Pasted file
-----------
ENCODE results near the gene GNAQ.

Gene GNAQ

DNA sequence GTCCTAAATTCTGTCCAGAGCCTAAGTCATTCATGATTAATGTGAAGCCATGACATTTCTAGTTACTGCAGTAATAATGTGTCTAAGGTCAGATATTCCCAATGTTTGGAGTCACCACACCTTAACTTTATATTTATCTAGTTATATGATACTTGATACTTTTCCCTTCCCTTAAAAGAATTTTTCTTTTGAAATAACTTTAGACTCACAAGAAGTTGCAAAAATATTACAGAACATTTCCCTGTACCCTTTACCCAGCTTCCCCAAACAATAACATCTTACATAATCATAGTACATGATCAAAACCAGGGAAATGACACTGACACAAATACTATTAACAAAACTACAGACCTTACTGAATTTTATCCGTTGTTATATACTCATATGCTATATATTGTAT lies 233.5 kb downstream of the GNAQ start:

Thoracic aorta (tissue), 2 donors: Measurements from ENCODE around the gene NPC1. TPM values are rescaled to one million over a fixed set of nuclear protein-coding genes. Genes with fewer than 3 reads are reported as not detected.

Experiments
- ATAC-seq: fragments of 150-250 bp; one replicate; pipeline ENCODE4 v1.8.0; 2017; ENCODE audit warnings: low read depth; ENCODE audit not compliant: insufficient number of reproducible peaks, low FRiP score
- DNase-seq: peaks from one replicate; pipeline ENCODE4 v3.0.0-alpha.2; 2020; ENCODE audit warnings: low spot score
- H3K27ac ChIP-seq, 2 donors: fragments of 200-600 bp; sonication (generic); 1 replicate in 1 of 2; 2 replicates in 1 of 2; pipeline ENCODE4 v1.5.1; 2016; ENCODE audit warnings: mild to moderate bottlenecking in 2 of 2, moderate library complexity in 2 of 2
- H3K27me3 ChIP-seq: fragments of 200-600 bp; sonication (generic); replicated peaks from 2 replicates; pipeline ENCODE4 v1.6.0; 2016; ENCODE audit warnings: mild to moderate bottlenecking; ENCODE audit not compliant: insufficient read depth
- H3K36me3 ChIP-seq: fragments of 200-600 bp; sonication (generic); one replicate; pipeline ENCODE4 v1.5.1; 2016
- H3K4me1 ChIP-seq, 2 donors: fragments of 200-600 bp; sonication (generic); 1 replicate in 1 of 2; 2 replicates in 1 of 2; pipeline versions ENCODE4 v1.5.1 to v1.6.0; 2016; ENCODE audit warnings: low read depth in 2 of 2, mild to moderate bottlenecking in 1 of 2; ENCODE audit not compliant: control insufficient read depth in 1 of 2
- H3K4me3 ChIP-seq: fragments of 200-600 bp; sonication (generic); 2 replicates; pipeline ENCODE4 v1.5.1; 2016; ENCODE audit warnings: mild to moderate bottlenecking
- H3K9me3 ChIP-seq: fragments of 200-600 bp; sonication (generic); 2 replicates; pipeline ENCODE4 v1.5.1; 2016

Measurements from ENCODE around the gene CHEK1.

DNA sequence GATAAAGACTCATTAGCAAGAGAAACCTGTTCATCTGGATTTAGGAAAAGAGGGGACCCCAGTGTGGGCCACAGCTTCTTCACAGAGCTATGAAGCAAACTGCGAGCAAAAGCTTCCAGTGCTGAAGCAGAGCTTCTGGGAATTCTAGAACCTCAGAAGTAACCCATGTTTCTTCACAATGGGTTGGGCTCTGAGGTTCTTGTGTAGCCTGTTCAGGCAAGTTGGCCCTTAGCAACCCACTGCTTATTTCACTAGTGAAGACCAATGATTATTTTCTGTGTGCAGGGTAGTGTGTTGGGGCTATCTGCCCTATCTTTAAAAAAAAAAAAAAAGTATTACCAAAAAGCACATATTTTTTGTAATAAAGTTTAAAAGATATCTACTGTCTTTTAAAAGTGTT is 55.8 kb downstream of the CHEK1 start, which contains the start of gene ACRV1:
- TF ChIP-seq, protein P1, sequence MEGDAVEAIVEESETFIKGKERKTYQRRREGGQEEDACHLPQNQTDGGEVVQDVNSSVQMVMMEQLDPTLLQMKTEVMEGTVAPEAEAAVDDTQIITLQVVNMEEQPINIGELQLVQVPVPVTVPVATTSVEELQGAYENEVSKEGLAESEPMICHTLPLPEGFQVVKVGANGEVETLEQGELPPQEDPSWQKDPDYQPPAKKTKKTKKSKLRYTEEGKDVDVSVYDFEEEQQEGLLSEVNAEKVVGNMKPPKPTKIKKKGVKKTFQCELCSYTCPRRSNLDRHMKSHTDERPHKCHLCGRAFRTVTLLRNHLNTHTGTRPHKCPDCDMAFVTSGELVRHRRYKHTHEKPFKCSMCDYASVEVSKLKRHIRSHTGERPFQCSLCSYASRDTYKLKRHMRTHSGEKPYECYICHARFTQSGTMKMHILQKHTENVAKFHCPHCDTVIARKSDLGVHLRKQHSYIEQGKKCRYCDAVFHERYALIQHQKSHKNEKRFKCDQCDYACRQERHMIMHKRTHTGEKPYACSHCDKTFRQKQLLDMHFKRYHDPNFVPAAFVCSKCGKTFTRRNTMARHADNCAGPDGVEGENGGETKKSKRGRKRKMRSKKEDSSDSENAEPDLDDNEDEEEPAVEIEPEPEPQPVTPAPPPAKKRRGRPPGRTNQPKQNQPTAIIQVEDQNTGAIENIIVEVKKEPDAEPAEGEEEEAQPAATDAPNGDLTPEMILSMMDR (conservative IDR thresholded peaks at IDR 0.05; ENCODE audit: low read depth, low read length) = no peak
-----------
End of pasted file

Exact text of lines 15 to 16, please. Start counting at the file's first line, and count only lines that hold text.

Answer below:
DNA sequence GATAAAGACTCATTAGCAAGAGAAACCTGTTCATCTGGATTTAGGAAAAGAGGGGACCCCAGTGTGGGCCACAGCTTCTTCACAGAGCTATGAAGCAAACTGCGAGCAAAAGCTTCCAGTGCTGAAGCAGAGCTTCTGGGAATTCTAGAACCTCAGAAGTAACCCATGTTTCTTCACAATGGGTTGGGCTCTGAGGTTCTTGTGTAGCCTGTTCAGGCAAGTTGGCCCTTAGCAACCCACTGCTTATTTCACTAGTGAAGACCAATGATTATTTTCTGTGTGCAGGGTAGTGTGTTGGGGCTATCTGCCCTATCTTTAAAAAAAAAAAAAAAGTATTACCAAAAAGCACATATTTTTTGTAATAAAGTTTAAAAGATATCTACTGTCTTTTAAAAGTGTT is 55.8 kb downstream of the CHEK1 start, which contains the start of gene ACRV1:
- TF ChIP-seq, protein P1, sequence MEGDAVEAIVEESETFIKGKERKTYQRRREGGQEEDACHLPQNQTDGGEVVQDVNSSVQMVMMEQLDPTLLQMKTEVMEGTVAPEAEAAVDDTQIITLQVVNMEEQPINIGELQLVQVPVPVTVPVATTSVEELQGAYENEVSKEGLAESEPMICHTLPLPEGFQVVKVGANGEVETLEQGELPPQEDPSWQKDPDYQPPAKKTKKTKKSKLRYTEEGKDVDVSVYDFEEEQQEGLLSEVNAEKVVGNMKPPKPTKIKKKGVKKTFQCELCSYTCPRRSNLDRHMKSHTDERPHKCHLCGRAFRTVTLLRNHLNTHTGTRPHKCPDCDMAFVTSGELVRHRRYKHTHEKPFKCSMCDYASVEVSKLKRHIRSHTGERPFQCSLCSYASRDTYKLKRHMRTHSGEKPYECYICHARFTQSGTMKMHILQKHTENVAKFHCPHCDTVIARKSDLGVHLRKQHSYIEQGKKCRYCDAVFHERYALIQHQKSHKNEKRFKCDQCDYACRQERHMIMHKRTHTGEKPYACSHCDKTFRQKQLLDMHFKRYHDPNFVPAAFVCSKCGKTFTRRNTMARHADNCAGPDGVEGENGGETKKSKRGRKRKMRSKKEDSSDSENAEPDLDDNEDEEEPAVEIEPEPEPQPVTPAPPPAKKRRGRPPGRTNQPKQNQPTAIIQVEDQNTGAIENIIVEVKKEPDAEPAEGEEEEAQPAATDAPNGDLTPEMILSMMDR (conservative IDR thresholded peaks at IDR 0.05; ENCODE audit: low read depth, low read length) = no peak